Friday, January 20, 2017

Exploring Underpaintings. Try This!


'Changing'           9x12         pastel         ©Karen Margulis
available $225
It came to me in a dream last night. I woke up with a vague memory of painting. I don't remember what I was painting but I did remember that I had started with a a very specific underpainting.  Of course I had to try it today!

In my dream I did a combination warm and cool underpainting. I used cool colors in the shadows and warm colors in the areas lit by the sun. It is such a simple way to give your painting a head start in capturing the light. I was excited to give it a try.

Blocking in the painting with big shapes of warm and cool colors

I chose a photo from my favorite park. It was late afternoon and the trees were catching the last fiery rays of the setting sun. It was late autumn so there was a chill in the air. But the warmth of the trees made up for the cold.

I took out a piece of dark gray Canson Mi-Teintes paper and my box of Nupastels.  I dis a simple block in with oranges for the sunlit trees and blues for the tree and grasses in the shadows. I added a pale blue-green for the sky.

adding the trunks and branches

I developed some of the branches with my Terry Ludwig eggplant pastel and then continued layering with soft pastels. All I had to do was follow the warm and cool block-in colors. With each layer I refined the trees and grasses. I used the sky color to further refine the trees. It was fun to work on a painting that I started in my dreams! I know I will use this underpainting technique again. How about you?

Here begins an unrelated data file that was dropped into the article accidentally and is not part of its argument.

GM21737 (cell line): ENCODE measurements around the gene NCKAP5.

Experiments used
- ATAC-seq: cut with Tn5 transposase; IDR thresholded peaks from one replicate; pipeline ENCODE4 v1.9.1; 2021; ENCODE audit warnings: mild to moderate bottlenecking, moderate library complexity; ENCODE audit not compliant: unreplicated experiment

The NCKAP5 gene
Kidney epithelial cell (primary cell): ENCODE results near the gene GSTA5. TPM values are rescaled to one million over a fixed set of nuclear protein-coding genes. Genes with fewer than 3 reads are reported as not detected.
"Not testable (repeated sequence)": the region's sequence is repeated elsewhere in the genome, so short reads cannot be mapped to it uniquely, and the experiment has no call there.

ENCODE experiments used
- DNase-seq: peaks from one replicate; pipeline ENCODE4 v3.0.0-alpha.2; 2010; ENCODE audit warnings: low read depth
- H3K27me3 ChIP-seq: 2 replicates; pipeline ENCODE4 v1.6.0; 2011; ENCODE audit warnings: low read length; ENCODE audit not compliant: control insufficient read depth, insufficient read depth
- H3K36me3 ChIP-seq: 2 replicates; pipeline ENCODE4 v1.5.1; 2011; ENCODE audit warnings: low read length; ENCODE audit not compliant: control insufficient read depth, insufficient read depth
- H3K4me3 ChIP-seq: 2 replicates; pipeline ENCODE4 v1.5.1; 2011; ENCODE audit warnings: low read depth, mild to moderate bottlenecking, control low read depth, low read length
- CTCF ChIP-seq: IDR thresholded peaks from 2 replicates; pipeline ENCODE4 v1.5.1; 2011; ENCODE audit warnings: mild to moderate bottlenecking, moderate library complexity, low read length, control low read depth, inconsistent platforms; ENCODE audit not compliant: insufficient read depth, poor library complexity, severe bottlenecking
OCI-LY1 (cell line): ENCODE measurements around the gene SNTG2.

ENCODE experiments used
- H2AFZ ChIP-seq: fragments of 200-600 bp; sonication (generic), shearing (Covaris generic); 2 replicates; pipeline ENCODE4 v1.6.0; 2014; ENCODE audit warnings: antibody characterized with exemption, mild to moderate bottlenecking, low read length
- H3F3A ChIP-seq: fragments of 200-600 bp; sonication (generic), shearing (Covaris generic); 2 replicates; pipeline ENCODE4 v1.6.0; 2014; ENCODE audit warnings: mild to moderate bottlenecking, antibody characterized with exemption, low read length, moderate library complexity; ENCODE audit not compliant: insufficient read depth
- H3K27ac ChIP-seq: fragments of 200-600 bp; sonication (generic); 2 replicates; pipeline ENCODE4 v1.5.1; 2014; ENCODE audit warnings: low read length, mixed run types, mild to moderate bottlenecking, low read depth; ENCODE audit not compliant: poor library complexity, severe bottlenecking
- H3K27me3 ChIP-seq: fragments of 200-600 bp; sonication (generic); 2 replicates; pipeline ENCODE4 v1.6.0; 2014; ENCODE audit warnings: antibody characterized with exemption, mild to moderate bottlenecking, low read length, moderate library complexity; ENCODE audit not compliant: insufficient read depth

my tiny reference photo in the top left corner

Underpainting for pastels is a complicated subject. There are so many ways to start a pastel painting. There are so many underpainting choices with no right or wrong way to go about it. I have put together a three day workshop on underpainting so I have much more to share than I can in this one post. But a quick point....every underpainting choice you make will influence the painting. I encourage you to experiment and play so that your underpainting choices will become intuitive.

2 comments:

Jane Anne Robertson said...

I am not quite at the painting a day stage but I have managed to finish to "mini's" this week - so quite proud of myself - Thank Karen - you continue to inspire! This is gorgeous and am going to try this tomorrow!

robertsloan2art said...

Oh that's an interesting start! Great technique. I love seeing how your impulsive works manifest, this worked out great. Experimenting is the heart of art!

I might not have turned the final version into an autumn painting, following the underpainting, but I often use cool colors for all shadowed areas and warms for the lights. This gives a vividness even if they aren't the final hues. Yellows and oranges under greens make them pop, while blues or purples under them give a different feeling.